She’d also pee—that seems to be a last defense: if a turtle gets picked up by a raccoon for example, the pee is supposed to make the attacker change its mind. So this seemed really torturous but actually, it was good that she’d do the defense stuff, as otherwise there really wasn’t much life in her. When I’d finally put the goo in her mouth, she’d get really upset and start clawing, i.e., abandon the retreat defensive mode and basically freak out – ever seen a turtle gag?
Most of the goo would just squish out of her mouth. After a few days of at best very limited success with the syringe feeding, I thought maybe she’d go for some turkey, but that didn’t appeal either. (Aside: when I was buying the turkey, looking at the “ends” section, I overheard a lady saying to her husband, “The turtles will like this” which of course led to conversation and soon after their visiting me, but that’s another story.)
With no evident progress or cooperation from Princess, I decided to be more aggressive. I reverted to the goo and syringe but came at it from a different angle. I held her upright and then squished the goo into her mouth, letting gravity help. It looked like water boarding and she liked it even less. I felt bad even knowing I might be helping her, but it seemed like desperate times calling for desperate measures. I continued this for a few days.
In the same time I got an infrared bulb (IVB) that is recommended for reptiles kept indoors, because they really do need sunlight and vitamin D. Basking isn’t just about heat. It’s likely that Princess, in her earlier captive life, had a vitamin deficiency; even if a turtle is near a window it doesn’t get the infrared rays because the glass screens it out. Most people have no idea what they really need.
Yes! She began to perk up in a couple days. Was it the heat, IV light, humidity, vet’s vitamins or the feeding? I think it was the feeding, but whatever, we were making progress. After 3 or 4 more days, the next phase was to get off the goo, which I imagine she appreciated, especially because I began to feed her shrimp. She was tentative about it at the start, she was very timid and still is skittish, but a couple days of shrimping and she was a new woman. Trying to be cute I got her to take the shrimp from my hand; “I can even get a princess to eat out of my hand,” I said with pride. Real pride… I was really proud that I seemed to have saved Princess.
Her black lips were gone, she’d bask with her head up, and bask less. I made the water deeper to force her to swim more, and she was good with that. When the shrimp ran out I got more (we had shrimp for dinner twice that week, a lunch too), but the next step was to transition her back to turtle food. I had a fresh can and without a pause she started eating that. While you’re only supposed to feed turtles twice a week, she’s chowing every day. Last night she got some salmon. A bit curious is that there’s yet to be much poop in the tank, but I guess that will come in good time and I’m not impatient for that. But everything about her looks great now.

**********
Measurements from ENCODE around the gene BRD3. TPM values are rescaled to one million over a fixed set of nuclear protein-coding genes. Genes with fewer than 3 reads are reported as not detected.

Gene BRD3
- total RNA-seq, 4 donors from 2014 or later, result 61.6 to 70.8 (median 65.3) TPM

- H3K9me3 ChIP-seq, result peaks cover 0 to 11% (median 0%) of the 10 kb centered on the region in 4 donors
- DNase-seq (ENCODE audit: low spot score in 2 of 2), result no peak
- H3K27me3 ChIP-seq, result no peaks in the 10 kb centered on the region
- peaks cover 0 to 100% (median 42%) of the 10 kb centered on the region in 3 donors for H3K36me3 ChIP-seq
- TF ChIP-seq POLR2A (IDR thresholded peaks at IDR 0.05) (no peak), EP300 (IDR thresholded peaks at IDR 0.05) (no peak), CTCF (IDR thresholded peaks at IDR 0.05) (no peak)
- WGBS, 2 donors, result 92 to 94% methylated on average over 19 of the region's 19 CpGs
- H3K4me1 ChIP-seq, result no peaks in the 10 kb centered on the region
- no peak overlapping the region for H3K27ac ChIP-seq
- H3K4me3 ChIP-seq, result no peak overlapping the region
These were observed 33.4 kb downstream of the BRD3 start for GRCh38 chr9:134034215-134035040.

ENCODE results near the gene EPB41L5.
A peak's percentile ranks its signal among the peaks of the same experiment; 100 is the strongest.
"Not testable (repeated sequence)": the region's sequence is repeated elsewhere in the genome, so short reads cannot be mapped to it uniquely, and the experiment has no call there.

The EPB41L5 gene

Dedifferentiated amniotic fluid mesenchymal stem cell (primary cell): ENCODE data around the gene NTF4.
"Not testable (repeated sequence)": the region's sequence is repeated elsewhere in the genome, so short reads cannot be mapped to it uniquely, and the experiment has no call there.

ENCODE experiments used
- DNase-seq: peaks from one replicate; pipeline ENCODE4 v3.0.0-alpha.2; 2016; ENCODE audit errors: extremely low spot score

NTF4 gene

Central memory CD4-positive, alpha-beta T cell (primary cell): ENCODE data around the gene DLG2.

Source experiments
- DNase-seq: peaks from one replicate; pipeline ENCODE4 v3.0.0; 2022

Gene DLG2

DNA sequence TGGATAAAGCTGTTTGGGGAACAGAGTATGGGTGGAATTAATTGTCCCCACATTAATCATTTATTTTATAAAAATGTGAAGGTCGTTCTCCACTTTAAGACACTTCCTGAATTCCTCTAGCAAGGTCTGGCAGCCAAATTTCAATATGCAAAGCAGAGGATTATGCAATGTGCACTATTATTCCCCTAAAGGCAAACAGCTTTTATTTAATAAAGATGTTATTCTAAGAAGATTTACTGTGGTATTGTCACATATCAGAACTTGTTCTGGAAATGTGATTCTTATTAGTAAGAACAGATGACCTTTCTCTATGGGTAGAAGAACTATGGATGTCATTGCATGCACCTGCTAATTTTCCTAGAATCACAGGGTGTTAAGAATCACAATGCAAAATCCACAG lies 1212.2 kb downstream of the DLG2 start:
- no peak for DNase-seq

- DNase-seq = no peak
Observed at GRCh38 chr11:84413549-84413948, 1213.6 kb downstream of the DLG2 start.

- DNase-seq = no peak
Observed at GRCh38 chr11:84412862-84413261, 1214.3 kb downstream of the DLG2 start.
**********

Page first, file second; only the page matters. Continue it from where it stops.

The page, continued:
A next step is to re-socialize her. That could have issues too as she probably lived alone for many years. Maybe that played in to her recent issues… not playing well with others. On the vet’s advice I’m leaving her in the hospital until it gets quite warm outside, i.e., avoid another harsh transition. But I’m thinking about having a visitor, maybe supervised visitation by a couple of the babies because even one more big one in the hospital, despite it being a 40 gallon tank, would make it too crowded and stressful. They are social creatures; a sickie a few years ago – Tortellini – got a lot better when we brought in a friend. Turtles get depressed?
I’ll say this as a conclusion: “Who knew?” or “You never know.”
That is, when a new pet comes you just don’t know their history. It’s an adoption as opposed to a birth. But a good assumption is that they haven’t been cared for well. Another tangent is that this year, with the help of my turtle friends from the turkey department, there’s a turtle egg gestating outside. I’m not optimistic but maybe next year Princess will do me a good turn and, well, getting captive turtles to successfully breed is a challenge; hatchlings are the Holy Grail.
So there you go, Princess and me. Spring 2013, the year of the Princess. Love conquers all.